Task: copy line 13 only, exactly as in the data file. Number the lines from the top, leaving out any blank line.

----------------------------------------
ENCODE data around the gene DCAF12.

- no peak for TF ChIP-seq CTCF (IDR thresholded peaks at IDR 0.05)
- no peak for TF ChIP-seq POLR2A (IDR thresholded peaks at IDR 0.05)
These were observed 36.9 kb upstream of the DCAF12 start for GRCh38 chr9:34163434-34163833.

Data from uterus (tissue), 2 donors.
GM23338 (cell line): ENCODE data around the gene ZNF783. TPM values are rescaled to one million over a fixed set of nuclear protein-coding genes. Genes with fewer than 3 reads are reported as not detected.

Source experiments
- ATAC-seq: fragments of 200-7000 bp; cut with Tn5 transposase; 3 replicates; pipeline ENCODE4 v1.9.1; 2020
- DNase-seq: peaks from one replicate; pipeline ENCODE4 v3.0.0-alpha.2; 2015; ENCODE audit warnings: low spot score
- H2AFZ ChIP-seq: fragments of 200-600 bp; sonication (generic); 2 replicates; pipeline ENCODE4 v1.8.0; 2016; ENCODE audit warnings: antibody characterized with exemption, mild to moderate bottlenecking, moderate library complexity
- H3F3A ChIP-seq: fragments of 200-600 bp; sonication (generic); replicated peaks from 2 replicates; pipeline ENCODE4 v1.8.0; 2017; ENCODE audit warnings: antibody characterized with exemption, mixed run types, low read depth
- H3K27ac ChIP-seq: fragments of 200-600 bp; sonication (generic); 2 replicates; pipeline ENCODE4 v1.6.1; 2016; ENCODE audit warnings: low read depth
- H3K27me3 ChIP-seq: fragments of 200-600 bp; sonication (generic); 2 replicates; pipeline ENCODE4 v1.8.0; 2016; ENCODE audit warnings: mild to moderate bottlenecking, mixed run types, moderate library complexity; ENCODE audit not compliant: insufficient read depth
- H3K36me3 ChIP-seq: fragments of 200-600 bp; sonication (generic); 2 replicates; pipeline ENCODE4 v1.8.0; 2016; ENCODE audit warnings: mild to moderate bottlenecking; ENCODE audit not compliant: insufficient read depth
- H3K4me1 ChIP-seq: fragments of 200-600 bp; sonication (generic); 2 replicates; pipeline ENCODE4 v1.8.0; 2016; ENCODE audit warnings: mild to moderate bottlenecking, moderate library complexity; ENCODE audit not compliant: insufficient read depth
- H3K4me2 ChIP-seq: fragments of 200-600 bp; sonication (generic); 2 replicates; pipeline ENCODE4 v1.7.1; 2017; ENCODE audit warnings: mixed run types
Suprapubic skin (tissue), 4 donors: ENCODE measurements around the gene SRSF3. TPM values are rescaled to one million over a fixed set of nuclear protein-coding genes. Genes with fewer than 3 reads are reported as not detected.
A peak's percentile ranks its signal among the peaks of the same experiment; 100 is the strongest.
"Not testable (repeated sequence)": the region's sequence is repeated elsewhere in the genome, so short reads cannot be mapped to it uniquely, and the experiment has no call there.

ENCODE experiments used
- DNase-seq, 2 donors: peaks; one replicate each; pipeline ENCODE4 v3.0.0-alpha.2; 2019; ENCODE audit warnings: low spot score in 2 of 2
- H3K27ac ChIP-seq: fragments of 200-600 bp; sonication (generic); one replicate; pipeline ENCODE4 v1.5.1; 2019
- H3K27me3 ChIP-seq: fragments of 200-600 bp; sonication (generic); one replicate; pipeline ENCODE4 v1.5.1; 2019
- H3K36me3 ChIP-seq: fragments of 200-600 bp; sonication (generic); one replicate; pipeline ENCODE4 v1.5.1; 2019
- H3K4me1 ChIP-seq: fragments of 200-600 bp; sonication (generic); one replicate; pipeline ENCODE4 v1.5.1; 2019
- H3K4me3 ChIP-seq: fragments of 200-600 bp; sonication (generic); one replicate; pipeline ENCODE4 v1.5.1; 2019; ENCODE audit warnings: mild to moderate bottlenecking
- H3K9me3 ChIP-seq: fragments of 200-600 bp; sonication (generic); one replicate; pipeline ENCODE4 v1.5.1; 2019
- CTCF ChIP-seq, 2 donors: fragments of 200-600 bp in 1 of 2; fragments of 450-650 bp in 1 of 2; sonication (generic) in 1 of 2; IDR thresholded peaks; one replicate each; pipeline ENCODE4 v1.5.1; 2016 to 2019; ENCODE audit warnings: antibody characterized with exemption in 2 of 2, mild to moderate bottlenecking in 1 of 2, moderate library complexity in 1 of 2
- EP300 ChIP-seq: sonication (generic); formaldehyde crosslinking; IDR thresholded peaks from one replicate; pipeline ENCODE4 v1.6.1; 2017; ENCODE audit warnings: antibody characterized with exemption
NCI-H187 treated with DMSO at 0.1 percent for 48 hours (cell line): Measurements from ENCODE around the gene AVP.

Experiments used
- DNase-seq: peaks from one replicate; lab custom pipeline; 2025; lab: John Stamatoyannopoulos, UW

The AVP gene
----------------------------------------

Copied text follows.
- H3K27me3 ChIP-seq: fragments of 200-600 bp; sonication (generic); 2 replicates; pipeline ENCODE4 v1.8.0; 2016; ENCODE audit warnings: mild to moderate bottlenecking, mixed run types, moderate library complexity; ENCODE audit not compliant: insufficient read depth